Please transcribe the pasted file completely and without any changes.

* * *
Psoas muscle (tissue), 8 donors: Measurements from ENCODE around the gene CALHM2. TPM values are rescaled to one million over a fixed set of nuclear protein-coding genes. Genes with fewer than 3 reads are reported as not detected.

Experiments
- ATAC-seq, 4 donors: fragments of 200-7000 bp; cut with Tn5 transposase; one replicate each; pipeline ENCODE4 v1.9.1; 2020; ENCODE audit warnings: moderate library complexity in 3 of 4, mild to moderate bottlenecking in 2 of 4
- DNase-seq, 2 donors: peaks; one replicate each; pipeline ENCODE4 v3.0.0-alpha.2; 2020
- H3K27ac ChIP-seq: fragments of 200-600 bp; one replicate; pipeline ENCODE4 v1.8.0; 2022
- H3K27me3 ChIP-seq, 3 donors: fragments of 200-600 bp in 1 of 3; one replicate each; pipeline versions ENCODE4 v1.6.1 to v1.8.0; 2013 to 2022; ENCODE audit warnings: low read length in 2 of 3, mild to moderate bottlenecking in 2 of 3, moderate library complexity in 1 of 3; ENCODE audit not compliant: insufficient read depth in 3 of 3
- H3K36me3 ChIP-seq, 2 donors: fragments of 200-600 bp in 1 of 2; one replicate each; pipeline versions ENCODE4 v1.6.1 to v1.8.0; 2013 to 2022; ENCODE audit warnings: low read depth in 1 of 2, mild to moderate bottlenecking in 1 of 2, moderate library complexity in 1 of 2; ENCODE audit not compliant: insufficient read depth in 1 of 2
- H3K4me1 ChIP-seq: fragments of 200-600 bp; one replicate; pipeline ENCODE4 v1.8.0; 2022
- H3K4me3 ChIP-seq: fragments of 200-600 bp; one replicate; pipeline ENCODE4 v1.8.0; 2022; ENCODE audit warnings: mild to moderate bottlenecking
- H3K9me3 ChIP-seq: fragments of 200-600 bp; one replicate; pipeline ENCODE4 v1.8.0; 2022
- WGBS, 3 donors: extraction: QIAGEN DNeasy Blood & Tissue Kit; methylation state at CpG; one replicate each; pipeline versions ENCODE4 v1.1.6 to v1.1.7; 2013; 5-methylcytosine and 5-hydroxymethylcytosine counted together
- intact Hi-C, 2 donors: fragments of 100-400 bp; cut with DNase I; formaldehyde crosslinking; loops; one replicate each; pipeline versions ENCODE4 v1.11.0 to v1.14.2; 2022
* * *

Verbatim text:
Psoas muscle (tissue), 8 donors: Measurements from ENCODE around the gene CALHM2. TPM values are rescaled to one million over a fixed set of nuclear protein-coding genes. Genes with fewer than 3 reads are reported as not detected.

Experiments
- ATAC-seq, 4 donors: fragments of 200-7000 bp; cut with Tn5 transposase; one replicate each; pipeline ENCODE4 v1.9.1; 2020; ENCODE audit warnings: moderate library complexity in 3 of 4, mild to moderate bottlenecking in 2 of 4
- DNase-seq, 2 donors: peaks; one replicate each; pipeline ENCODE4 v3.0.0-alpha.2; 2020
- H3K27ac ChIP-seq: fragments of 200-600 bp; one replicate; pipeline ENCODE4 v1.8.0; 2022
- H3K27me3 ChIP-seq, 3 donors: fragments of 200-600 bp in 1 of 3; one replicate each; pipeline versions ENCODE4 v1.6.1 to v1.8.0; 2013 to 2022; ENCODE audit warnings: low read length in 2 of 3, mild to moderate bottlenecking in 2 of 3, moderate library complexity in 1 of 3; ENCODE audit not compliant: insufficient read depth in 3 of 3
- H3K36me3 ChIP-seq, 2 donors: fragments of 200-600 bp in 1 of 2; one replicate each; pipeline versions ENCODE4 v1.6.1 to v1.8.0; 2013 to 2022; ENCODE audit warnings: low read depth in 1 of 2, mild to moderate bottlenecking in 1 of 2, moderate library complexity in 1 of 2; ENCODE audit not compliant: insufficient read depth in 1 of 2
- H3K4me1 ChIP-seq: fragments of 200-600 bp; one replicate; pipeline ENCODE4 v1.8.0; 2022
- H3K4me3 ChIP-seq: fragments of 200-600 bp; one replicate; pipeline ENCODE4 v1.8.0; 2022; ENCODE audit warnings: mild to moderate bottlenecking
- H3K9me3 ChIP-seq: fragments of 200-600 bp; one replicate; pipeline ENCODE4 v1.8.0; 2022
- WGBS, 3 donors: extraction: QIAGEN DNeasy Blood & Tissue Kit; methylation state at CpG; one replicate each; pipeline versions ENCODE4 v1.1.6 to v1.1.7; 2013; 5-methylcytosine and 5-hydroxymethylcytosine counted together
- intact Hi-C, 2 donors: fragments of 100-400 bp; cut with DNase I; formaldehyde crosslinking; loops; one replicate each; pipeline versions ENCODE4 v1.11.0 to v1.14.2; 2022